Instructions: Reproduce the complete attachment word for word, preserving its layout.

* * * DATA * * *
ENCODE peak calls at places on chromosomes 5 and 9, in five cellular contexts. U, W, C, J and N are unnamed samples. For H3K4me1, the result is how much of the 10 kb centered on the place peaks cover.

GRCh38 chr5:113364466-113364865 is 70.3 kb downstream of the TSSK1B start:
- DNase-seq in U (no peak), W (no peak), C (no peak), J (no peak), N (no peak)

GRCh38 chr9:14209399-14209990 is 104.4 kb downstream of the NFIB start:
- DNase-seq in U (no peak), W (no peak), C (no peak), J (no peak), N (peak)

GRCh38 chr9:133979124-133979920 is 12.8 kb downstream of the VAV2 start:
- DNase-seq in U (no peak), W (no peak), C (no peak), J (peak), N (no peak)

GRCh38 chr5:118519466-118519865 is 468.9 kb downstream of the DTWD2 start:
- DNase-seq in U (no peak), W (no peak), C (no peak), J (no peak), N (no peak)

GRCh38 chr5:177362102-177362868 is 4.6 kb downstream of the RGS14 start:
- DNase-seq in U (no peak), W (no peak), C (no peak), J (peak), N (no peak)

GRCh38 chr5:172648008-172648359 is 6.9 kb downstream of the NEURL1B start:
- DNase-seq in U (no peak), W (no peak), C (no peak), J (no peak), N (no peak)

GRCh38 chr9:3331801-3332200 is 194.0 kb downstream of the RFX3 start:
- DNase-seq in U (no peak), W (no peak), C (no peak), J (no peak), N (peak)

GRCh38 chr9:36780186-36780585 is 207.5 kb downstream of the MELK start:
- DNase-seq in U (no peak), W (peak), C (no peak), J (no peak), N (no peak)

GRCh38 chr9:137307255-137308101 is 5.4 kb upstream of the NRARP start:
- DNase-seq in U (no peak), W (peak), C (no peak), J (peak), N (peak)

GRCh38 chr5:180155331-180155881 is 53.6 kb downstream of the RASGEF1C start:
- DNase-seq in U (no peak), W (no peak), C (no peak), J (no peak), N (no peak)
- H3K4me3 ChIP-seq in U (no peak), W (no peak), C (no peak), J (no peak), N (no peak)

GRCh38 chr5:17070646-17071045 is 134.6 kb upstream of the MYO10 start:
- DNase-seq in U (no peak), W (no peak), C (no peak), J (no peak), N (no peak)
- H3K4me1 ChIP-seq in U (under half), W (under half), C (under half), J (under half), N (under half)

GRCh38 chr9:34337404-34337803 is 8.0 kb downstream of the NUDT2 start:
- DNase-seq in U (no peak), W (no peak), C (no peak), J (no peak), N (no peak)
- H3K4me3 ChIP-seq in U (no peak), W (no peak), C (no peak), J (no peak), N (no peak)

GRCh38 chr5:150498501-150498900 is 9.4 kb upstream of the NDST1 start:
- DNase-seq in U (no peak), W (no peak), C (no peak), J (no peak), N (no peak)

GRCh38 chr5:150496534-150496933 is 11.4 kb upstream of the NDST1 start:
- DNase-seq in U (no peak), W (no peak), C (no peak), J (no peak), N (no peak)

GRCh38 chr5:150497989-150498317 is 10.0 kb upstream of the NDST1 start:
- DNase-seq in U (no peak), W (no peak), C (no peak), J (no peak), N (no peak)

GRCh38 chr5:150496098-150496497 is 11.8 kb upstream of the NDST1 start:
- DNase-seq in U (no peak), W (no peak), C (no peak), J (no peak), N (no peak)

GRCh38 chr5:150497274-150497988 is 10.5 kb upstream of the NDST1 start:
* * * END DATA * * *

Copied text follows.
ENCODE peak calls at places on chromosomes 5 and 9, in five cellular contexts. U, W, C, J and N are unnamed samples. For H3K4me1, the result is how much of the 10 kb centered on the place peaks cover.

GRCh38 chr5:113364466-113364865 is 70.3 kb downstream of the TSSK1B start:
- DNase-seq in U (no peak), W (no peak), C (no peak), J (no peak), N (no peak)

GRCh38 chr9:14209399-14209990 is 104.4 kb downstream of the NFIB start:
- DNase-seq in U (no peak), W (no peak), C (no peak), J (no peak), N (peak)

GRCh38 chr9:133979124-133979920 is 12.8 kb downstream of the VAV2 start:
- DNase-seq in U (no peak), W (no peak), C (no peak), J (peak), N (no peak)

GRCh38 chr5:118519466-118519865 is 468.9 kb downstream of the DTWD2 start:
- DNase-seq in U (no peak), W (no peak), C (no peak), J (no peak), N (no peak)

GRCh38 chr5:177362102-177362868 is 4.6 kb downstream of the RGS14 start:
- DNase-seq in U (no peak), W (no peak), C (no peak), J (peak), N (no peak)

GRCh38 chr5:172648008-172648359 is 6.9 kb downstream of the NEURL1B start:
- DNase-seq in U (no peak), W (no peak), C (no peak), J (no peak), N (no peak)

GRCh38 chr9:3331801-3332200 is 194.0 kb downstream of the RFX3 start:
- DNase-seq in U (no peak), W (no peak), C (no peak), J (no peak), N (peak)

GRCh38 chr9:36780186-36780585 is 207.5 kb downstream of the MELK start:
- DNase-seq in U (no peak), W (peak), C (no peak), J (no peak), N (no peak)

GRCh38 chr9:137307255-137308101 is 5.4 kb upstream of the NRARP start:
- DNase-seq in U (no peak), W (peak), C (no peak), J (peak), N (peak)

GRCh38 chr5:180155331-180155881 is 53.6 kb downstream of the RASGEF1C start:
- DNase-seq in U (no peak), W (no peak), C (no peak), J (no peak), N (no peak)
- H3K4me3 ChIP-seq in U (no peak), W (no peak), C (no peak), J (no peak), N (no peak)

GRCh38 chr5:17070646-17071045 is 134.6 kb upstream of the MYO10 start:
- DNase-seq in U (no peak), W (no peak), C (no peak), J (no peak), N (no peak)
- H3K4me1 ChIP-seq in U (under half), W (under half), C (under half), J (under half), N (under half)

GRCh38 chr9:34337404-34337803 is 8.0 kb downstream of the NUDT2 start:
- DNase-seq in U (no peak), W (no peak), C (no peak), J (no peak), N (no peak)
- H3K4me3 ChIP-seq in U (no peak), W (no peak), C (no peak), J (no peak), N (no peak)

GRCh38 chr5:150498501-150498900 is 9.4 kb upstream of the NDST1 start:
- DNase-seq in U (no peak), W (no peak), C (no peak), J (no peak), N (no peak)

GRCh38 chr5:150496534-150496933 is 11.4 kb upstream of the NDST1 start:
- DNase-seq in U (no peak), W (no peak), C (no peak), J (no peak), N (no peak)

GRCh38 chr5:150497989-150498317 is 10.0 kb upstream of the NDST1 start:
- DNase-seq in U (no peak), W (no peak), C (no peak), J (no peak), N (no peak)

GRCh38 chr5:150496098-150496497 is 11.8 kb upstream of the NDST1 start:
- DNase-seq in U (no peak), W (no peak), C (no peak), J (no peak), N (no peak)

GRCh38 chr5:150497274-150497988 is 10.5 kb upstream of the NDST1 start: